I rather like this personalized attention that gives one a feeling of importance within the structure of the company. This cohesiveness runs over into the next area of my observation: The workplace lunch.
Although the businessmen and women at this particular office only take an hour for lunch, that is the only similarity that I have found between Anglo and Franco lunching habits. Usually around noon or shortly thereafter, computers shut down, office lights are turned off and everyone files out of the building en mass for the long walk to the café three or four blocks away. This is a loose estimate, except I know that we cross at least three “rond-points” , “roundabouts” or “traffic circles” (depending upon which part of the world you call home) on our way to the watering hole frequented by most of the people who work in this industrial area of town.
When you walk in the door, you reach for your tray, flatwear, water glass and chunk of French baguette before heading to the service area. Once there, you have a choice of three entrees (as we would say in America) with starch and/or vegetable, a wide variety of luscious desserts, a large platter of various cheeses and your choice of fruits or salads. I will have to say that “la belle cuisine” doesn’t quite live up to its reputation in the workers’ café. I have seen more combinations of less than appetizing meals here than I have seen in most cafeterias in the U.S.A.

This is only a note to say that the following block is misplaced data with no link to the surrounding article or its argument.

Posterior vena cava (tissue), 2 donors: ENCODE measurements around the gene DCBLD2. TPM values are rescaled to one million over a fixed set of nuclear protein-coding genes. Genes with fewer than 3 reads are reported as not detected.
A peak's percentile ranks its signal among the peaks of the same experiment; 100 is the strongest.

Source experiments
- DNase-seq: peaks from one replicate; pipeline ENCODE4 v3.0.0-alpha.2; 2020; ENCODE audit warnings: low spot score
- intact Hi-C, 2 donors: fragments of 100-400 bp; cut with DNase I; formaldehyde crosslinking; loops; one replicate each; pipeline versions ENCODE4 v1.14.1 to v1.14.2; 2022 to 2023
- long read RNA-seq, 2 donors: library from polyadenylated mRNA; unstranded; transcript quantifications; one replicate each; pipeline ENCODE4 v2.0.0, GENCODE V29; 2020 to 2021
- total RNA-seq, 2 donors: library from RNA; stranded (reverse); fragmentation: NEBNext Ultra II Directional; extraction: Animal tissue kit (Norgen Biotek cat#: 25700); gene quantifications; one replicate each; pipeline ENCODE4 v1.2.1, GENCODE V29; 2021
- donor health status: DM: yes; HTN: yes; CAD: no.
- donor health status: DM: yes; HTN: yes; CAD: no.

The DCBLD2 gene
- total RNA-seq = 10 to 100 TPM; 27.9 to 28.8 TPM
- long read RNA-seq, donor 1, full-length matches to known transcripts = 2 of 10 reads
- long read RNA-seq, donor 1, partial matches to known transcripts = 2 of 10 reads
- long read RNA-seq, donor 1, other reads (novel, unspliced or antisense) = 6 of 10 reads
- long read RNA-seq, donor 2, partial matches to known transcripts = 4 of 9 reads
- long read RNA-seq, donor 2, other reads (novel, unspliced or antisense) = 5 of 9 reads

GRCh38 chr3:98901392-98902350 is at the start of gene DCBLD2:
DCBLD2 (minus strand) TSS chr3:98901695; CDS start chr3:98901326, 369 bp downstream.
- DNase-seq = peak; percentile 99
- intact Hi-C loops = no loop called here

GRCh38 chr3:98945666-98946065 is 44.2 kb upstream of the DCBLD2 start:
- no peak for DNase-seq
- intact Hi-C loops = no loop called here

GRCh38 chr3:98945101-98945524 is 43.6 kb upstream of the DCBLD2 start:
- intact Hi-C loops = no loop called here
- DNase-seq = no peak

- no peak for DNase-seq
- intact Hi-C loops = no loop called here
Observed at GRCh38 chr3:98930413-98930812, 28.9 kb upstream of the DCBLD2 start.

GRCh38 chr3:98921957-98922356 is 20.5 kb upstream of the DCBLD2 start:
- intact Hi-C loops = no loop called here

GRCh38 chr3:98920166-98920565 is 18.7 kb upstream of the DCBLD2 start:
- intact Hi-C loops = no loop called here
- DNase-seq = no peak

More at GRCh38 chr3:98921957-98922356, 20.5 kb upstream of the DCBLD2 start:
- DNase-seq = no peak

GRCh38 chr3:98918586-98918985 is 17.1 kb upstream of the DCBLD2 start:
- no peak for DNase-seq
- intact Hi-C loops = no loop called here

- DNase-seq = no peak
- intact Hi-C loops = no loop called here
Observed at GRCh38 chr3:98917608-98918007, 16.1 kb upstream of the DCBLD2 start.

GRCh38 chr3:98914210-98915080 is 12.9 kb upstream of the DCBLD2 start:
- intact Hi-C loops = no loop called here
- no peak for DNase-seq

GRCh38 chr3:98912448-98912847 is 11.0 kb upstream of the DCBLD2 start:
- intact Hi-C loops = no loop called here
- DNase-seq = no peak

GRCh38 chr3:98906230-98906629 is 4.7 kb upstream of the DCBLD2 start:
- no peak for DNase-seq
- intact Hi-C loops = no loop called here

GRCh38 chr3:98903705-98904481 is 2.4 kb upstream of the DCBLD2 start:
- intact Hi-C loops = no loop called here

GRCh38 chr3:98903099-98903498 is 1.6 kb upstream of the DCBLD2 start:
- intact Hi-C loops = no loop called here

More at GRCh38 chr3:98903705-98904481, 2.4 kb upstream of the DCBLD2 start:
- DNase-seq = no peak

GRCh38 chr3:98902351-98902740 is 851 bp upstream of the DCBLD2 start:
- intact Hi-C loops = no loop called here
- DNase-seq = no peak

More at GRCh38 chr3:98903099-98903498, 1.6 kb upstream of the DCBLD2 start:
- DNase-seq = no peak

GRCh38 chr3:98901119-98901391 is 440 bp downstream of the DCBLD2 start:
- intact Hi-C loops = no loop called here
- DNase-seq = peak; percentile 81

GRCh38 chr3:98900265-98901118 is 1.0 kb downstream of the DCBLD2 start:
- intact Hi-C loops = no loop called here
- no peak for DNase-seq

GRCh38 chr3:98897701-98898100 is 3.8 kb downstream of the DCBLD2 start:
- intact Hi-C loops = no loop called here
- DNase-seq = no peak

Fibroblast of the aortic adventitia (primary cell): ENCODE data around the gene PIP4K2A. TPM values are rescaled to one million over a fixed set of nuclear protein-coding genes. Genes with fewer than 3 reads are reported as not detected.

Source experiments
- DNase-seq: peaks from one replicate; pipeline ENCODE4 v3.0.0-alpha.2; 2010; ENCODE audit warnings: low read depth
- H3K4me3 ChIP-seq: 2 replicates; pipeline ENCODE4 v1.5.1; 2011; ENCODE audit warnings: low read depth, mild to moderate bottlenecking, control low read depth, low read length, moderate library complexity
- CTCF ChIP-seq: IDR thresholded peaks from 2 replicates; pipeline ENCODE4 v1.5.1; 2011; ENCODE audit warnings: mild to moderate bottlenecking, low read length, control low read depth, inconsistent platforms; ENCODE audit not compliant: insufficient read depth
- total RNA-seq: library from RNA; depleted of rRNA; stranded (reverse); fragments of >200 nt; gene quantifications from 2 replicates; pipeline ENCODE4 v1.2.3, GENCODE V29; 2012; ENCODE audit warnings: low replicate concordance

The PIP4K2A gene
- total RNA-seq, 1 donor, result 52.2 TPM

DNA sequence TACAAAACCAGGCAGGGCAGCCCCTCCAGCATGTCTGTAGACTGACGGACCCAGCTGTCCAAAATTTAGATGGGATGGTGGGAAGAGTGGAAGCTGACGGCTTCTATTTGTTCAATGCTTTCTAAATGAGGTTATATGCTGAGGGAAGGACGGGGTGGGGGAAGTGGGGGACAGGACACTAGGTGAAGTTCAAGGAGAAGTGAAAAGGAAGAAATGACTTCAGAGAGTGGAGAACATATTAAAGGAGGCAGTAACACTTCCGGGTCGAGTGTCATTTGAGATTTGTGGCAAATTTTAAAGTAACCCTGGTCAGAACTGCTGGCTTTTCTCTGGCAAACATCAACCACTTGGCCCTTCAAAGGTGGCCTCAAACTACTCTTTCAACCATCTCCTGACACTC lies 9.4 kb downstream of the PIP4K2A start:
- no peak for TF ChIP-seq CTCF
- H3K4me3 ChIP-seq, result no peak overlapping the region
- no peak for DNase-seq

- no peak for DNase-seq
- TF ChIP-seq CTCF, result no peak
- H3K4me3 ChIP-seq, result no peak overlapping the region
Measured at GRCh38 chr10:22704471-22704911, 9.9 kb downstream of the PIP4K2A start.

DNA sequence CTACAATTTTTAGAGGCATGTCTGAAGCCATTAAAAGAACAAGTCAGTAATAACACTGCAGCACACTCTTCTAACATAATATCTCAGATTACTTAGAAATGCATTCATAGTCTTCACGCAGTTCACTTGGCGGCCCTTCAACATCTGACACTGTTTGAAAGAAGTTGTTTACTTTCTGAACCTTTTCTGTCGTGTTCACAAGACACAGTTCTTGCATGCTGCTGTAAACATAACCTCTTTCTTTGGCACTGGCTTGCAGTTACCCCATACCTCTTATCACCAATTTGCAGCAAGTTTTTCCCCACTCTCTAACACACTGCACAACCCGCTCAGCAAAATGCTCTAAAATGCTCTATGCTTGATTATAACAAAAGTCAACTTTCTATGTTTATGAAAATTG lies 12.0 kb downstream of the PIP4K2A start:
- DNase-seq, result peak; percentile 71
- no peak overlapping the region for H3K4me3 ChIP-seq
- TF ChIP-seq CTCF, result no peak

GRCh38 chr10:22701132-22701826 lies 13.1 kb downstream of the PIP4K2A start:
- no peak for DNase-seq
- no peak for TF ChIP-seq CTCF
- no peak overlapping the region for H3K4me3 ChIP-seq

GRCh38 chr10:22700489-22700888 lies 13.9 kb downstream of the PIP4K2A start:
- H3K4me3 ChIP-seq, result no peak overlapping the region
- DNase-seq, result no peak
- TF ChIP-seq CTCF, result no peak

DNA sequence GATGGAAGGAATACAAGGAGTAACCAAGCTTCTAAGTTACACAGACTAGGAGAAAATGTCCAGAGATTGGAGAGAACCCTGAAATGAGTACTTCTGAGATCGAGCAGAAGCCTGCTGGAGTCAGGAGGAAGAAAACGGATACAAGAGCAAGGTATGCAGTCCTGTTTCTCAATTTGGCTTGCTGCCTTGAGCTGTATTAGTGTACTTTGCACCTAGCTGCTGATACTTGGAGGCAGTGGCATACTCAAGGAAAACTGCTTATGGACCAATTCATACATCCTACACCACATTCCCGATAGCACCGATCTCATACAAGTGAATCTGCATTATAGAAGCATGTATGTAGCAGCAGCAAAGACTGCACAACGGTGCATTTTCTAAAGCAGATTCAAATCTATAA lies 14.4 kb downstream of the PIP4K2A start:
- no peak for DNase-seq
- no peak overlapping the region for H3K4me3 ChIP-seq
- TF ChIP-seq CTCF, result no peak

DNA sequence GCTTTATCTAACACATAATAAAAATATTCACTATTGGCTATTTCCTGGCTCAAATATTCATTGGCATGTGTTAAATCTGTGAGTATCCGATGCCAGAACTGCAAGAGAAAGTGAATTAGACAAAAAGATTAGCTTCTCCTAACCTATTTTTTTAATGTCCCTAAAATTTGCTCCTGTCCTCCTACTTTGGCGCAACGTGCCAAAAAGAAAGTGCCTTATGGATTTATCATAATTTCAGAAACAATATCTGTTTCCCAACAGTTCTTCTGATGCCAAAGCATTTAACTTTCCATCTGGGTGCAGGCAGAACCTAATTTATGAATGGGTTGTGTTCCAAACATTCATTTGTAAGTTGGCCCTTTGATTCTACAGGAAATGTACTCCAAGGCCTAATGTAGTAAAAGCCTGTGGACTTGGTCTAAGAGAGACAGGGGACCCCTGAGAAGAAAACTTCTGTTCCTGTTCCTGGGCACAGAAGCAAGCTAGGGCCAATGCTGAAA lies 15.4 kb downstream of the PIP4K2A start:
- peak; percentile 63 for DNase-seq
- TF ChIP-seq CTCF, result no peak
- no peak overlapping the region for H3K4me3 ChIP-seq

Maybe it’s just me but I see nothing appealing about a plate full of lentils with a couple of wieners perched on top. One day, I had an overlarge portion of fatty ham chunks covered in pomme frites (french fries, to the uninitiated). I then topped it off the next day with a portion of what was called “calamar à l’Américain” I'm quite sure that I've never seen any dish like this served in America. The name tipped it off for me, otherwise I wouldn’t have known what was being served. Now, calamari is one of my favorite appetizers and usually when I see it on a menu it is offered fried, in rings, with a nice dipping sauce. This squid, sliced in thin pieces, was as rubbery as only a cafeteria could make it and was served with a sauce made of fish stock, white wine, tomato puree and various spices, all on a bed of rice. What, you may ask, possessed me to select something like this. All I can say is that I couldn't tolerate another piece of pork and unfortunately, I didn’t see the fried fish at the end of the line until it was too late.